Posted by: Robert A. Ramsay at March 28, 2006 6:06 PM

I would like to comment on the following:

"I've even heard people say some of these things consciously. "Classical music takes me away from the problems of everyday life…from the turmoil of the modern world…""

I agree that the marketing of classical music as "relaxing" or "soothing" can be frustrating. However is it really so bad if people use it to get away from everyday life? For me, this is one of the benefits of classical music! When I am listening to a really good performance, I get so caught up in it, that I am no longer thinking about the office or about domestic chores. It is a wonderful rest for my brain to be concentrating so intensely on something else!

I totally agree with Betty Luse that the classical world has over-intellectualized something that is essentially a sensual experience. There is nothing wrong with scholarly dissections of every piece if you're into that, but I am 26 (which I think should be irrelevant) and when I try to encourage friends to come to concerts, I often get a response along these lines... "It's too much hard work, I don't need that after a hard day at the office." or "I don't really understand it." There is a preconception that you have to be an intellectual and have some sort of educational background before you can fully appreciate the music. Of course, it is no bad thing to have a deep understanding (for some people it enhances their enjoyment) but I really feel strongly that the appeal (especially to newcomers!) should be in the emotional value, and in its ability to take you away from your own life for a short while, and certainly nothing to do with "self-improvement" or being able to claim intellectual superiority through "understanding" it.

The problem is that this emotional involvement may not come instantly - you might have to revisit a piece several times in order to start to love it, and this does not tie in with the instant gratification that we expect nowadays. Another important point is that not all classical pieces are emotionally (or equally) appealing - in fact, some are frankly boring or plain hard work (at least to me). Perhaps that is shocking, but really, what's wrong with saying that? I think it's important for the future of classical music to market its incredible diversity, and the fact that people may need to try lots and lots of different things before they discover what makes them tick. Why should they bother when it is so easy to find other forms of entertainment with a more instant appeal? Well this is difficult, but with the digital age and the ability to sample online without committment, fear or expense, we should really start to see what consumers (new and old) really like. As the classical music consumer segmentation study of 2002 put it, "one's man revelation is another man's anaesthesia."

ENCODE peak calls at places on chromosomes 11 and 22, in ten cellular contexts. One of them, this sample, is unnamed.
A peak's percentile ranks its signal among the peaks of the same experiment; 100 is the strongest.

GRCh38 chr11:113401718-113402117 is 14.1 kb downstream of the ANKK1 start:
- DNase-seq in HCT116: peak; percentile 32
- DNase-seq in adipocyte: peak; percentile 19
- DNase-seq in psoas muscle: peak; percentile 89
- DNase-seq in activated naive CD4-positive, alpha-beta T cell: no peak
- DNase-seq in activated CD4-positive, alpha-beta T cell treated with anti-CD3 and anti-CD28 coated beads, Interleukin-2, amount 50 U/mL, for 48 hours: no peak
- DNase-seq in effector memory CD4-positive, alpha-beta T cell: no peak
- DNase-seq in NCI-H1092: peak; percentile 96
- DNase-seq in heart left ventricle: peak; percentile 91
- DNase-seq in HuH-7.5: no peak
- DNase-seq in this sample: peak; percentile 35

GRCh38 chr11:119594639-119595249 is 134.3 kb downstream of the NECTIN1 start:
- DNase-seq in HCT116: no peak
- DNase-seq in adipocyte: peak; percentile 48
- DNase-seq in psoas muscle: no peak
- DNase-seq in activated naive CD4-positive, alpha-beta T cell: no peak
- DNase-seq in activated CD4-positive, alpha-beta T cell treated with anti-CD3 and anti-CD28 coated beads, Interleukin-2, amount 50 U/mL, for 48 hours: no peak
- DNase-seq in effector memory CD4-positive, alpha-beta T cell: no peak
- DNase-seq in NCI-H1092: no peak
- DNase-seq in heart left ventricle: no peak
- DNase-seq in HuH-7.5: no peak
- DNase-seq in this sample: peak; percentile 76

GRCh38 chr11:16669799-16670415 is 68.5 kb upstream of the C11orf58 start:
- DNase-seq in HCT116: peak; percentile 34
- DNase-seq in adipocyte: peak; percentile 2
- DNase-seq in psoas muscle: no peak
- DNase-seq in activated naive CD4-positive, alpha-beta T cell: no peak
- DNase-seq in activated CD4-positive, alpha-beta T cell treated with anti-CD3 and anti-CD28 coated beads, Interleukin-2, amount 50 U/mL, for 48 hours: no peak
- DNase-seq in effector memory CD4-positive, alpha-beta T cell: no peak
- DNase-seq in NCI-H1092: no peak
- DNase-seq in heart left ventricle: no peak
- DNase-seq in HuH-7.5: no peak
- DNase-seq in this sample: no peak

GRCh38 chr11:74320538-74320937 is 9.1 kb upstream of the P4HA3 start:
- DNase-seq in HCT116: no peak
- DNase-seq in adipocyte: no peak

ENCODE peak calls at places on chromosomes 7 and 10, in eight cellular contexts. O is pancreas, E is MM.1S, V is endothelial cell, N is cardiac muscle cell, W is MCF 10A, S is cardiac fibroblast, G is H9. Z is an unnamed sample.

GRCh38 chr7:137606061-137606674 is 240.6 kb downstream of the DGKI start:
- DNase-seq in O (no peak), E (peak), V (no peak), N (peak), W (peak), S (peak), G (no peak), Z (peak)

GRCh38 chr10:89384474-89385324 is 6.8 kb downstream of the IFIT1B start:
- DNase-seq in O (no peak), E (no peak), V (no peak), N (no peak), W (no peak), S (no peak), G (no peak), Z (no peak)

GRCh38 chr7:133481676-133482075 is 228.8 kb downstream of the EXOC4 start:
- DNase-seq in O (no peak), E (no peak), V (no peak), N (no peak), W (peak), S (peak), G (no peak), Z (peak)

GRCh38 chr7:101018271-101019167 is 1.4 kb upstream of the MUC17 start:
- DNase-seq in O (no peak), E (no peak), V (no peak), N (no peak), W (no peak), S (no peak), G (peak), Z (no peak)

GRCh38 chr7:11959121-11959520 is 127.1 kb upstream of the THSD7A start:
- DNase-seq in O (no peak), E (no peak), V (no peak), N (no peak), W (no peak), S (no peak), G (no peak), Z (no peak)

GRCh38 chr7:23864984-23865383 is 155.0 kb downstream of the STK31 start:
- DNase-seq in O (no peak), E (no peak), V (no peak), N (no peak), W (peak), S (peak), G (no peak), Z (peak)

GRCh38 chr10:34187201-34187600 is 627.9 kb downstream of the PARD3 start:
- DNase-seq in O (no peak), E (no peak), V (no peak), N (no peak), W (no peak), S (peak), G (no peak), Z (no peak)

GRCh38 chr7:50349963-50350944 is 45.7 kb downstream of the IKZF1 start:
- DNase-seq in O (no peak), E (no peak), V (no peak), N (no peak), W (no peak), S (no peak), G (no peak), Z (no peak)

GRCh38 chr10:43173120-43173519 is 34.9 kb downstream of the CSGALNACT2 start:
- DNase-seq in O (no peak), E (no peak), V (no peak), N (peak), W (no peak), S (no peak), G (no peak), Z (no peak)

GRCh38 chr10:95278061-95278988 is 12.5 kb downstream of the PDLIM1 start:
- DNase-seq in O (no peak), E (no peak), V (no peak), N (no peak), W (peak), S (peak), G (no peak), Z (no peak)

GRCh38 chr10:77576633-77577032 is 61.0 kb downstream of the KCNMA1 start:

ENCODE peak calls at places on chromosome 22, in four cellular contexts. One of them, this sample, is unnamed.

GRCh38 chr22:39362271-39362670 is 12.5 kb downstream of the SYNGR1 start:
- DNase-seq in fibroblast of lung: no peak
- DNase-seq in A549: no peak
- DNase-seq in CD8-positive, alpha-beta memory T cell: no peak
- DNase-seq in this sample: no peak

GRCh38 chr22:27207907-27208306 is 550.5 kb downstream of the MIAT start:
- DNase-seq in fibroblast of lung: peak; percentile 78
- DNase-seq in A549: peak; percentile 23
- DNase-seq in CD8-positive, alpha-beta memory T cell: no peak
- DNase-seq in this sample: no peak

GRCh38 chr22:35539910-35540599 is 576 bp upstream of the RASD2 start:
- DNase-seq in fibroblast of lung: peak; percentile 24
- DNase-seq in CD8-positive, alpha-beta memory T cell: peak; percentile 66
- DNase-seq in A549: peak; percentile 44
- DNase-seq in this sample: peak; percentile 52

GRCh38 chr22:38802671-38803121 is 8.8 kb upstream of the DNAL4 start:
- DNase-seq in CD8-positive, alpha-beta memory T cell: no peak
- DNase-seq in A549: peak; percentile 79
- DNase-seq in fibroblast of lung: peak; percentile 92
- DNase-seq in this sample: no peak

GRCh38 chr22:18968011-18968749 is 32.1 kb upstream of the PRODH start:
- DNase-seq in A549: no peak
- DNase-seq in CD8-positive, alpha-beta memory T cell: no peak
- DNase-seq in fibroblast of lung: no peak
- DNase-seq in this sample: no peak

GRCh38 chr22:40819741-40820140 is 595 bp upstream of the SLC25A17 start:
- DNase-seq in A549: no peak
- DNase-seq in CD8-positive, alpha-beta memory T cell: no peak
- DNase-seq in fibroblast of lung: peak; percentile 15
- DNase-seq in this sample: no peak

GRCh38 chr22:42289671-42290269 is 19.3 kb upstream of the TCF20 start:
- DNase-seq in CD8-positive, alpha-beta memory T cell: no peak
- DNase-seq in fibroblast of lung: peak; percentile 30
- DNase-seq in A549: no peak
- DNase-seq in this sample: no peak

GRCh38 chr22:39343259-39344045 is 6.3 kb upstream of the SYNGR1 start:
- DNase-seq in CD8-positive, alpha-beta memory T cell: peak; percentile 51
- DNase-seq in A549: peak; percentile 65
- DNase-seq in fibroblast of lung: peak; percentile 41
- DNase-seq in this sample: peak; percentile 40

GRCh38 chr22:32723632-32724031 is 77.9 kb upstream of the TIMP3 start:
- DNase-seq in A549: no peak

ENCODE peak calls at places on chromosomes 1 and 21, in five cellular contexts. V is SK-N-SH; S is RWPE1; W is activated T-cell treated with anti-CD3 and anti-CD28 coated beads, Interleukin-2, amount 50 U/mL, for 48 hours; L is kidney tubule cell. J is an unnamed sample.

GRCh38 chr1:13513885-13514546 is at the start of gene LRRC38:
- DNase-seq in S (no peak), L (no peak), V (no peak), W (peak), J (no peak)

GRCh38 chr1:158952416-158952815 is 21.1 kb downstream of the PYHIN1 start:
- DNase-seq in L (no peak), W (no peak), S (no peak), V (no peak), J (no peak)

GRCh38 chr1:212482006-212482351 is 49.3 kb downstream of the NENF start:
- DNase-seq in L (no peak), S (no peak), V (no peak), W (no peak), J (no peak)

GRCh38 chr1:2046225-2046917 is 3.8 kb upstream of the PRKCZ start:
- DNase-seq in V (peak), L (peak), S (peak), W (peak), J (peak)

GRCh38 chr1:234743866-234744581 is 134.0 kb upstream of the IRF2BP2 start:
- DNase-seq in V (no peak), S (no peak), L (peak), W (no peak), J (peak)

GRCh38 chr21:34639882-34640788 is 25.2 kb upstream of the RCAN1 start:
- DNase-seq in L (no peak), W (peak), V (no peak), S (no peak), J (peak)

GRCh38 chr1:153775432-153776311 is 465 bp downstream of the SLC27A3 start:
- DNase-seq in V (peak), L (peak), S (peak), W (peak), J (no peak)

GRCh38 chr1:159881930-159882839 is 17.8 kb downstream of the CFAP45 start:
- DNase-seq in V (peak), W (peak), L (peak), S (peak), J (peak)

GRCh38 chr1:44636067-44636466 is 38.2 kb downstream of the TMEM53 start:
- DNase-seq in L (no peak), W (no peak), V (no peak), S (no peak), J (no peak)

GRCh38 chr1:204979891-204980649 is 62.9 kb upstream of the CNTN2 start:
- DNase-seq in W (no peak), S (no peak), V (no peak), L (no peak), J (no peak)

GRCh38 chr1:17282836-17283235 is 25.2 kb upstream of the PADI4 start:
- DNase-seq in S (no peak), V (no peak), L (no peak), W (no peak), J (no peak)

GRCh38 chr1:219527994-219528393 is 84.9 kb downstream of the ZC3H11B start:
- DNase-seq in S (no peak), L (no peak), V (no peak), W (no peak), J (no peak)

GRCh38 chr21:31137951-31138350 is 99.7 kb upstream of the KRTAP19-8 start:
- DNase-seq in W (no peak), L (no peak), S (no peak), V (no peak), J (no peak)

Frances, thanks so much for this. I agree -- there isn't, and shouldn't be, any one way to listen to classical music. People should take anything from it that they want, just as we take anything we want from movies, sports, you name it. Or food. Am I fleeing from the world when I eat at a terrific restaurant?

The problem might only be, then, that too many people seem to take classical music as a refuge from the world, and not enough react to it as a real artistic experience. I think you can see that from -- among other things -- the books written about classical music. On one hand, there are scholarly books. And at the opposite extreme are the many beginners' guides to classical music, almost all of which tend to be -- forgive me, everyone who writes these -- a little credulous and simple-minded. Where's the stuff in the middle, the classical equivalent of the 33 1/3 series of pop music books, each one intelligently going into depth about one famous pop album. The questions that those books raise are deeper than the questions raised about classical music even in the scholarly books. They go into the meaning of music in our culture, for instance, something that classical music listeners -- both casual and scholarly -- tend to take for granted.

I rarely (well, almost never) come out of a classical concert thinking more deeply about anything (except the music itself), or feeling that I've learned anything new about the world. But I routinely might feel that coming out of a good movie, or an art show. And it's not just that a lot of classical music has no words, and hence no overt subject. I have the same experience with operas and song recitals. Or the same lack of this experience. It's in this sense that I think classical music has become a refuge. It just doesn't engage anyone about the problems -- or, to be more optimistic, the joys -- of the lives we all lead. Obviously there are exceptions, but I think it's fair to say that what I'm saying is the rule. And if I'm wrong, I'd love to hear about the experiences people have with classical music that turns them toward the world outside, rather than away from it.

Fascinating fact: In one survey of the orchestral audience, people who often to go orchestra concerts were asked about their interest in other arts. Many of them said they also went to the theater. But a surprisingly high percentage of these theatergoers said they were unhappy if the play had an unpleasant subject. Unfortunately I don't have comparable data for playgoers who don't go to orchestra concerts, so I can't say for sure that this proves anything. But it at least suggests that classical music fans may be a particular kind of art consumer, one not especially interested in being challenged or disturbed.